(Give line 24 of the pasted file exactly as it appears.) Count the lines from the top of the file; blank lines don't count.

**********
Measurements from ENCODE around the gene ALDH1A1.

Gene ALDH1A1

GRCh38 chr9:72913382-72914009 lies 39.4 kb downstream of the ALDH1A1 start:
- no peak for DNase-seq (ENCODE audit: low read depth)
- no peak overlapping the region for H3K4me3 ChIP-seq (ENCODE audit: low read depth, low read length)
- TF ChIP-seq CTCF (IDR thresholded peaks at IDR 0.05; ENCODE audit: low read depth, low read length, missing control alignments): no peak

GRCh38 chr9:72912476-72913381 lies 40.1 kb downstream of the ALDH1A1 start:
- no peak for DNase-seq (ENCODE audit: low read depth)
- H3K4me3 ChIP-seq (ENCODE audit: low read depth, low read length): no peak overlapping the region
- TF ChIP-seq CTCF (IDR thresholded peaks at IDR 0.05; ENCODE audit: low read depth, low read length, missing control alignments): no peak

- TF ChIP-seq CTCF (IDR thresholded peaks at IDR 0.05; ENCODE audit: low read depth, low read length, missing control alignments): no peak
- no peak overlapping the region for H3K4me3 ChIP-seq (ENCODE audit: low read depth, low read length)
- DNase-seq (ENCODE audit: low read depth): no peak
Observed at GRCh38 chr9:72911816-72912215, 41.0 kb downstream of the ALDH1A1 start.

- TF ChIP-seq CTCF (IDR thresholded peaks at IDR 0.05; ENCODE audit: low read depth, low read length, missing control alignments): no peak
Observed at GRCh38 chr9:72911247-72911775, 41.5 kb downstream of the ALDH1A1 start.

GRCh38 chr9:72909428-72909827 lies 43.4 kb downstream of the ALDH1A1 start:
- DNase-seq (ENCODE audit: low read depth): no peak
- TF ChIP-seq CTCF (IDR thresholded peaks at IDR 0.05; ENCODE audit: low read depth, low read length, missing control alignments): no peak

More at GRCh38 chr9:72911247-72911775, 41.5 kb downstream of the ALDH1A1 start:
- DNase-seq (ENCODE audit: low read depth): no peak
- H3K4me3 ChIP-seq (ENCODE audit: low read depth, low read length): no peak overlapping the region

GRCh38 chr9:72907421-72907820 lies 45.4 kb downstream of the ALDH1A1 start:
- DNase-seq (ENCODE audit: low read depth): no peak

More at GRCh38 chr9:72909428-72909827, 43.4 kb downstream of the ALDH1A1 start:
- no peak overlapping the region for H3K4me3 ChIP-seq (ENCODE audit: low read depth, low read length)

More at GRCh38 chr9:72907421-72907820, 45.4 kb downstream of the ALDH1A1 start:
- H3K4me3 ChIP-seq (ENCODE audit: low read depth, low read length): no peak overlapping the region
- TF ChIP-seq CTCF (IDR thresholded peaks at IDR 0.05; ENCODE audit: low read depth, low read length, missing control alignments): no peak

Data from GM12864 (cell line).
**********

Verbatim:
- DNase-seq (ENCODE audit: low read depth): no peak